To salt or not to salt: that is the question, at least when it comes to cooking pasta. For Steve Gonzalez, co-founder of Sfoglini Pasta, a New York state-based, artisanal pasta maker, it is no question at all. One must always salt the pasta pot — and generously — especially for dried pasta. With very little effort and advanced planning, you can achieve perfect pasta every time.
Here Gonzalez shares the nine commandments of cooking pasta to ensure your spaghetti night is the best it can be.
Start with cold water
Cold water is fresh water, free of any build-up that might come from a stagnant hot water tank. Although it takes less time for water to boil if you use hot tap water, the energy savings on the stovetop does not outweigh the energy used to keep water hot in one’s tank (let alone the water wasted from the tap while waiting for water to come to temperature), so just start from cold. It will make your pasta taste better.
Always salt the pasta water
Gonzalez says pasta water should be “salty like the sea.” Salting the water is critical to bring out the delicate nuttiness and richness of plain pasta, or the bolder taste of flavored pasta. Though your sauce will provide intrinsic seasoning, the dish will taste flat and bland if salt hasn’t permeated the pasta. The water-to-salt ratio depends on how much pasta you are planning to cook, but a general guide is, for each quart of water used, add half a tablespoon of kosher salt or one teaspoon of table salt.
A pound of pasta needs between four and six quarts of boiling water to cook so that it has plenty of space to circulate. It is a myth that salt makes the water hotter; the bubbling eruption that happens when you add salt to hot water is simply a chemical reaction. Add the salt once the water begins to simmer, and stir to incorporate it.
Perhaps you grew up in a household that always added a splash of olive oil to the pasta pot, but break that habit now. Because oil and water are insoluble, the oil will simply sit at the top of the pot, but some will get stirred into the pasta while it cooks, keeping it from fully absorbing the salted cooking water and potentially slowing the cooking process. It also makes the pasta slippery, which means those ruffles and grooves are less effective at gathering and holding sauce. If you like the taste of oil with your pasta, opt for a great olive oil or finishing oil to drizzle atop your pasta once it is plated and ready to serve.
Turn the heat down
Cranking up the heat while you bring the water to a boil is fine, but once the pasta is added, turn the heat down a notch. Not only will you run the risk that pasta may stick to the bottom of the pot, but you may have starchy residue to clean up if the pot boils over. Some say placing a wooden spoon across the pot while it boils prevents the water from bubbling over, but nothing can quell a screaming-hot pot. Medium-high heat is suitable for cooking pasta once the water boils, and be sure to occasionally stir your pasta while it cooks as well, especially at the beginning.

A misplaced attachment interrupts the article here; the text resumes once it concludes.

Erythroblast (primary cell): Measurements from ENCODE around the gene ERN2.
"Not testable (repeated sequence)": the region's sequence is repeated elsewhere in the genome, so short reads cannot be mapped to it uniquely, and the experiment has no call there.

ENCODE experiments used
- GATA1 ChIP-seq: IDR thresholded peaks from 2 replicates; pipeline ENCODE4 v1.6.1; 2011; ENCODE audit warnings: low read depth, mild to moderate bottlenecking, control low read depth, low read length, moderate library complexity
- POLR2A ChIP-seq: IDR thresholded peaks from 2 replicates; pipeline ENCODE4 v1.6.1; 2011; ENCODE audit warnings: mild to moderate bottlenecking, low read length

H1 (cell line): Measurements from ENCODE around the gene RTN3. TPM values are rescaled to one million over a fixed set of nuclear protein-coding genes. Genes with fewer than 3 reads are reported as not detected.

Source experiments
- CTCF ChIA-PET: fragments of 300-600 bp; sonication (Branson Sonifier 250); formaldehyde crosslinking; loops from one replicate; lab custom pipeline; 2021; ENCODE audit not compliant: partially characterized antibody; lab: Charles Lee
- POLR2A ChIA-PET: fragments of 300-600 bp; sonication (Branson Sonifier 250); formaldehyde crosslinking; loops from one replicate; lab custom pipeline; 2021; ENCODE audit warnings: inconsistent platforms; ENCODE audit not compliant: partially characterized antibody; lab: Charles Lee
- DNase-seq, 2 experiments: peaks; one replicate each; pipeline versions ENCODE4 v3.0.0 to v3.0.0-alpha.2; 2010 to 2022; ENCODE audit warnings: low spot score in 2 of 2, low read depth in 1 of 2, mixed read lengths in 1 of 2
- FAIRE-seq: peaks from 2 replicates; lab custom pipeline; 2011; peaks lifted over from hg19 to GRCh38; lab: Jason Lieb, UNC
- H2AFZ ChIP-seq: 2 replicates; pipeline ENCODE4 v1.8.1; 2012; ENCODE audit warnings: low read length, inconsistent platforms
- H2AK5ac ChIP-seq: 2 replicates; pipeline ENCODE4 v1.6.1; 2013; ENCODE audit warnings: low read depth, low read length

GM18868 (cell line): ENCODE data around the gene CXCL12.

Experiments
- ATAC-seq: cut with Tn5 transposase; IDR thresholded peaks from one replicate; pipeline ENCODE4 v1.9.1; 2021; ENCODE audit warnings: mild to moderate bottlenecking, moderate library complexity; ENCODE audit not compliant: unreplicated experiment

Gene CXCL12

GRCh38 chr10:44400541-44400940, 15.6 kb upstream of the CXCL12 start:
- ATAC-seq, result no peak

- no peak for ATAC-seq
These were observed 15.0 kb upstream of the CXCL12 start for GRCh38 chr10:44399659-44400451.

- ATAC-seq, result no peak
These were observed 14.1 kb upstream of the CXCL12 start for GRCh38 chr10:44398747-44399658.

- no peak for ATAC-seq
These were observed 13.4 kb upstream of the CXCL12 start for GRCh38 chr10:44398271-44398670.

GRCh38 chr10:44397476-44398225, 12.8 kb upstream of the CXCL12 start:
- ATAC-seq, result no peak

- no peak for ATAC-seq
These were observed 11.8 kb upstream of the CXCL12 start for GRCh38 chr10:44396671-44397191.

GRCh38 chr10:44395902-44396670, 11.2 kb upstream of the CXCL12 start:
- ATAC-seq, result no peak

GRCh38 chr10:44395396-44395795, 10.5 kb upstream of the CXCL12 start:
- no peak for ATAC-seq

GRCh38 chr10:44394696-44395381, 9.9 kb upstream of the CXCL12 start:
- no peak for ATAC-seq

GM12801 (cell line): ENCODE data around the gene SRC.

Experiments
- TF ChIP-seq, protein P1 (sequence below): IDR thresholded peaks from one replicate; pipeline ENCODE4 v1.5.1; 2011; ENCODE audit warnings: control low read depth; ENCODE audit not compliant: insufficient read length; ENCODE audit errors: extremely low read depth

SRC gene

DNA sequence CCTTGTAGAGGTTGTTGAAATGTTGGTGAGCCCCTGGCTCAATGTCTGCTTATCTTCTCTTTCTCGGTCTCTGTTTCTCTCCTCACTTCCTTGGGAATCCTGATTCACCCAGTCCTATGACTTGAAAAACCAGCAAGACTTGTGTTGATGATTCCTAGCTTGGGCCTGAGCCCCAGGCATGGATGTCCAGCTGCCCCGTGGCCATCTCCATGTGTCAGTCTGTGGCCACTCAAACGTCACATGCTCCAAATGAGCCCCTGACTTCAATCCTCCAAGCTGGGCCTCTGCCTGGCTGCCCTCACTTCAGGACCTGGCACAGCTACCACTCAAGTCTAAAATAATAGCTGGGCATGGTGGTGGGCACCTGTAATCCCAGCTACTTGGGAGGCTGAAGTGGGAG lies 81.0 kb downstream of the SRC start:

Mushy pasta is a waste of all the delicate shapes Sfoglini and others create. Al dente (meaning, “to the tooth,” or firm) is the preferred texture for cooked pasta, as it holds up to even the heaviest sauce and gives each forkful of pasta body and structure. If you have a rich sauce, you can cook pasta slightly below the al dente point and let it finish cooking in the sauce to infuse it with more flavor.
The only true way to know if pasta is done is to taste it, Gonzalez says. Sure, you can waste perfectly good noodles by flinging them against the wall to see if they stick, but fishing a noodle out of the pot and hurriedly slurping it into your mouth to test its salinity and texture is the best way to know if it is done. Much like your hands are great tools for making pasta, your mouth is the best tool for knowing if it is done.
Save some water
Be sure to reserve a few ladles of pasta cooking water before you strain your pasta to stir into your pasta sauce. Cooking pasta inside a strainer basket placed inside of your pot is the easiest method. Not only does the water contain salt and pasta flavor, but it also offers starch from the pasta dough. That starch thins the sauce at first, then helps to bind the pasta and sauce together adding an almost creamy element, so when you get ready to combine the two, add in a few splashes of pasta cooking water. Remember you will be adding some of the salted pasta water to the entrée, so take that into consideration when seasoning your sauce.
By this stage, you’ve salted the water, monitored the boiling and continuously checked the pasta to make sure it was cooked to perfection, so avoid taking two steps back by removing the salty, starchy coating on the outside of the pasta which allows the sauce to adhere. Skip the rinse, save the flavor and quickly add the pasta to its sauce. For cold pasta salads, it’s okay to run cold water over the pasta in a colander. This stops the cooking process and removes the starchy layer, which prevents the salad from turning gummy and keeps noodles separated.
Finish in the pan
Ask any pastaia (the Italian term for a woman who makes pasta): It is a cardinal sin to spoon sauce over the top of plated pasta. For the best result, cook your sauce in a pot large enough to accommodate all of the cooked pasta. Use a large serving spoon or tongs to toss the pasta and sauce together. Taste the finished dish before adding additional seasoning. Buon appetito!